Liberty High volunteers help younger pupils Academic, social skills enhanced SOUTHEAST--Sykesville * Eldersburg * Gamber

December 15, 1992|By Mary Gail Hare | Mary Gail Hare,Staff Writer

A little boy walked slowly, head bowed, into a classroom at Piney Ridge Elementary School. Cindy McCloskey, 17, smiled softly and slid right into a conversation with him.

"I like your soccer outfit," she said. "Do you play?" As they looked for a something to do, 5-year-old Bradley Cooke remembered a favorite puzzle.

"It's a 'Beauty and the Beast' puzzle," he said, as he spread pieces across the floor and locked them together skillfully -- much faster than Cindy.

The small, shy boy turned into a font of information as the two compared movie notes and decided which were their favorite scenes and songs.

Cindy didn't know what she did to bring Bradley out of his shell.

"Yesterday, he wouldn't say a word," she said. "Now, he chatters away."

Cindy, and other Liberty High School members of the National Honor Society, volunteer their time several afternoons a week to the elementary school children.

"They love us, and they are all so cute," said senior Danielle Miner. "The kids all like to show off and show us things they already know how to do."

Danielle's friend Joey Helm, 6, found a paper design difficult to cut out.

"Watch for a minute and I'll show you," she said and patiently demonstrated.

Minutes later, she was full of compliments as Joey produced an original design.

"My first day, my kid ran me around the school," said Heather Laird, of a child who had "twice [her] energy." After three months of volunteering, she said she knows where to direct her "limited" energy.

"Do you want to play a game? read a book?" she asked her student. "It's up to you."

Books, letter tiles, games, many resources -- even Dazy the guinea pig -- are available. In the middle of a story about a guinea pig, volunteer Roman Geiser gingerly pulled Dazy from its cage.

"Let's see if he resembles any pigs in the book," he said.

Before Brian Stojak, 8, left for the day, Roman made sure he had a hat, coat and gloves. "Catch you later, buddy," he said as the younger boy waved.

"It's always nice when an older boy gives a younger one a little attention," said Brian's mother, Mary Stojak.

For 30 minutes at the end of each day, the classroom becomes a hub of activity.

"The children don't even notice how crowded the classroom gets," said Reading Resources teacher Anna Varakan as she watched industrious children sitting at tables and desks or sprawled across the floor with their tutors.

One child "helped" senior Lori Hagood draw a picture of a rainbow. That picture is on the refrigerator at Lori's home.

"These kids are so cute and full of life," she said. "They actually like reading books with us."

Pairs of older and younger students also use the gym to shoot hoops and the playground for kickball.

"Man, it's freezing out there," said a red-faced Steve Reigel, a Liberty junior, as he returned from a half-hour of exercise on the playground with two first-graders. "But, we had a good workout."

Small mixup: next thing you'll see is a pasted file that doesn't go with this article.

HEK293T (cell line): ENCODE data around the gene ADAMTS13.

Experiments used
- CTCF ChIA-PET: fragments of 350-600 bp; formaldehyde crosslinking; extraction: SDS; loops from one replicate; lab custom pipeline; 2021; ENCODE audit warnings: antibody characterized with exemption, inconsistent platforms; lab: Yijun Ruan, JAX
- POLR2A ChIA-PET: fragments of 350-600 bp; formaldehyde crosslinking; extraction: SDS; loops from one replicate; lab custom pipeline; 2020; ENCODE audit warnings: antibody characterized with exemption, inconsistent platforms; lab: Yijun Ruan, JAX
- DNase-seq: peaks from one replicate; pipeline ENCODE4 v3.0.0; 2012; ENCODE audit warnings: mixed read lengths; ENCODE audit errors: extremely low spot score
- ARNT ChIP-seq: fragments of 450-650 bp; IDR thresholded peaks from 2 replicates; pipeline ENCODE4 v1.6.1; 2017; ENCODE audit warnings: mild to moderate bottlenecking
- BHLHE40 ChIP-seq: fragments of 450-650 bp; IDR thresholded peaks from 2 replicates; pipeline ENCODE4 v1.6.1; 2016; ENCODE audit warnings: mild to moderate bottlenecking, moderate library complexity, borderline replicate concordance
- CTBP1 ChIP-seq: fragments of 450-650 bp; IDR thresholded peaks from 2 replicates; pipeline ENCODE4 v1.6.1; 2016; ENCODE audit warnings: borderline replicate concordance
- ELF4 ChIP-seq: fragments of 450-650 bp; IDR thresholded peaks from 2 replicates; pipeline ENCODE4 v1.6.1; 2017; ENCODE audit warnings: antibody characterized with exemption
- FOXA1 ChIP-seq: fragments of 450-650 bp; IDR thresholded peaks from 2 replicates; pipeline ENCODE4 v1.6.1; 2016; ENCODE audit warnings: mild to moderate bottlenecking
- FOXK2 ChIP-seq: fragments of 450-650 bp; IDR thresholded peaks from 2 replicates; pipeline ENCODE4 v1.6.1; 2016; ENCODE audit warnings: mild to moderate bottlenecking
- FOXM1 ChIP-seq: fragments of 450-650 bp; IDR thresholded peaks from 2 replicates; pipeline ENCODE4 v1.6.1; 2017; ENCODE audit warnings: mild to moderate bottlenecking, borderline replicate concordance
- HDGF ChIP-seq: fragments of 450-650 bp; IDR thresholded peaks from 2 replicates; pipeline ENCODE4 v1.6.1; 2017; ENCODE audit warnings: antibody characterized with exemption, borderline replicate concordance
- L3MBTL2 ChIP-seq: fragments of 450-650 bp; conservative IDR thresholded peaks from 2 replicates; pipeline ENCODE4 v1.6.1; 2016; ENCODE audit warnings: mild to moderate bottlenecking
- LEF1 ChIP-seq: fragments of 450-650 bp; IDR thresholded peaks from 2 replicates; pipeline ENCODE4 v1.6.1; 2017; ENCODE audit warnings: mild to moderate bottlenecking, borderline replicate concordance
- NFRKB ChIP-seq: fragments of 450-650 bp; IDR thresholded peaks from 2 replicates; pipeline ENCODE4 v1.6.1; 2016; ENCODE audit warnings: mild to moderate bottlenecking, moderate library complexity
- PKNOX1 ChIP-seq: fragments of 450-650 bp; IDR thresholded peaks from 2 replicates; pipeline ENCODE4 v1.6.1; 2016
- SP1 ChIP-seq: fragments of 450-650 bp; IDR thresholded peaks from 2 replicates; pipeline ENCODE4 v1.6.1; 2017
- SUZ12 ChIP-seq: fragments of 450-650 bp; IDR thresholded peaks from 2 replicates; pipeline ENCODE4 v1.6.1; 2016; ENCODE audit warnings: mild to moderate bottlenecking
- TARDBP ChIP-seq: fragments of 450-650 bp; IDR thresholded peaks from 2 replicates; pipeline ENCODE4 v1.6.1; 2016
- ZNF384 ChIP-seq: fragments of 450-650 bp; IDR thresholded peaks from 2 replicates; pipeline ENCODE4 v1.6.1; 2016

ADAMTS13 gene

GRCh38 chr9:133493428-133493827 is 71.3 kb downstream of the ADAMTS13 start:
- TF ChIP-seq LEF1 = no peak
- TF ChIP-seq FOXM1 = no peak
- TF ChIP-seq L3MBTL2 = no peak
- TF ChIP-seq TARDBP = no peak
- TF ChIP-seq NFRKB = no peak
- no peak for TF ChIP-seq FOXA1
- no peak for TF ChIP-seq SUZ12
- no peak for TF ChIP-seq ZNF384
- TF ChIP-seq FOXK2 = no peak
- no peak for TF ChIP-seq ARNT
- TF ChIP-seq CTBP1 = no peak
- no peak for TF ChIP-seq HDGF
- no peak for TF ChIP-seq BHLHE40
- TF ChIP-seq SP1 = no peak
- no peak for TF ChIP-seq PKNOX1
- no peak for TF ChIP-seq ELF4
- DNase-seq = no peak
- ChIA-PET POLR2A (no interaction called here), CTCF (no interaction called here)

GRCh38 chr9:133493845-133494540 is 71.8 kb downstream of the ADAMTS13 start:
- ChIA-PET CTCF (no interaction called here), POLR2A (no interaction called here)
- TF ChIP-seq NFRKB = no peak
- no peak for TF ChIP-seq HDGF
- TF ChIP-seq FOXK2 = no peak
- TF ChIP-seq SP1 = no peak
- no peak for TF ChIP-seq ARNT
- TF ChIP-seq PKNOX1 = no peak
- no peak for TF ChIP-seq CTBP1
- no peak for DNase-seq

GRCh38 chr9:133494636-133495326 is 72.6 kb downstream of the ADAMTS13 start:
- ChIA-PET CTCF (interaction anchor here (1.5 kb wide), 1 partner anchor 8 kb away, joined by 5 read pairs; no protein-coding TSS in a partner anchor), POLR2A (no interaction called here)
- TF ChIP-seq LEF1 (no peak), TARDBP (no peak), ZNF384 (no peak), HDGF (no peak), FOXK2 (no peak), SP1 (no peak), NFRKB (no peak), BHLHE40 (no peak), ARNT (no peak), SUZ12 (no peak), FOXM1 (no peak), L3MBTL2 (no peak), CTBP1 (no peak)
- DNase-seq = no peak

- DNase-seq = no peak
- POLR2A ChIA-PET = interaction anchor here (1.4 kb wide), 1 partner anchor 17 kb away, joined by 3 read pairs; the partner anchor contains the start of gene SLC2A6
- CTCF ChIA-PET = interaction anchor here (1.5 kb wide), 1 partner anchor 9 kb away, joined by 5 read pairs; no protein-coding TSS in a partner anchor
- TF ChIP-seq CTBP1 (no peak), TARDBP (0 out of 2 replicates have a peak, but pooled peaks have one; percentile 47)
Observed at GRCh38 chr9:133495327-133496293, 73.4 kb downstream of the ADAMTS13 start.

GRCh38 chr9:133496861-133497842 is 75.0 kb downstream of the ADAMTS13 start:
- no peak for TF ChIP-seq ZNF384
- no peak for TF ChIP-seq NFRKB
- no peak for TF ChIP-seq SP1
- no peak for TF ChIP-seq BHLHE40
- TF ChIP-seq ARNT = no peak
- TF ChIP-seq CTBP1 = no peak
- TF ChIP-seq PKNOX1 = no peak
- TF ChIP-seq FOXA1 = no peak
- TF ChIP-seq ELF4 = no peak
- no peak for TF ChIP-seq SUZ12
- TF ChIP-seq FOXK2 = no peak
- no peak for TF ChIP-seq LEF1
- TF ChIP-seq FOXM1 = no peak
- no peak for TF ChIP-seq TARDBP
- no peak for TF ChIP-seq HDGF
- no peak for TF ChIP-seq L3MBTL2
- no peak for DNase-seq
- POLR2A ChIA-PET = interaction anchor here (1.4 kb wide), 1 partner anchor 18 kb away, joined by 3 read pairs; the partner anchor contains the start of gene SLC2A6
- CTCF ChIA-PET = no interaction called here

Many of the Liberty High students have volunteered with the same children since Ms. Varakan and Caren Allen, the elementary school's guidance counselor, began the volunteer program two years ago.

"One child never said anything positive, until he got to know his high school buddy," said Ms. Varakan. "Now the child walks in and says, 'Look, my friend is here.' "

The teacher keeps a log of who works with whom and what they do. The Liberty students also keep journals.

"I have 18 to 20 elementary students in the program and a waiting list of kids who could use this," said Ms. Varakan. She said she "could use a lot more volunteers."

When she pulls the children from their classrooms for a session with the volunteers, many others say, "Can I come? Is it my turn?"

Piney Ridge's faculty appreciates the high school students' efforts.

"They come here after their own classes, while their friends are hanging out together," said Ms. Varakan.

"I would probably sit home and watch TV after school," said Heather. "This is a much better use of my time."

Ms. Varakan would like to expand the program, so that the high school students could also volunteer during their study halls and possibly earn education credits. Now, the Liberty students receive service points, toward graduation honors, for the volunteer time.

"Many of us come whenever we can and work around sports and jobs," said Dave Woods, a senior who has volunteered for two years and is the program chairman.

Dave, whom Ms. Varakan called the "catalyst" for the program, tries to recruit more volunteers at Liberty. He sets up car pools, schedules and gives gentle reminders to the few no-shows.

"The children were so excited when I told them their friend Dave came back this year," said Ms. Varakan.

Dave said he gets "a really good feeling" knowing he has helped.

He can't account for his popularity with the younger set, though. "Maybe it's the big high school guy image," he said.

"No way," said Lori, with a laugh. "It's because he's the big softy."

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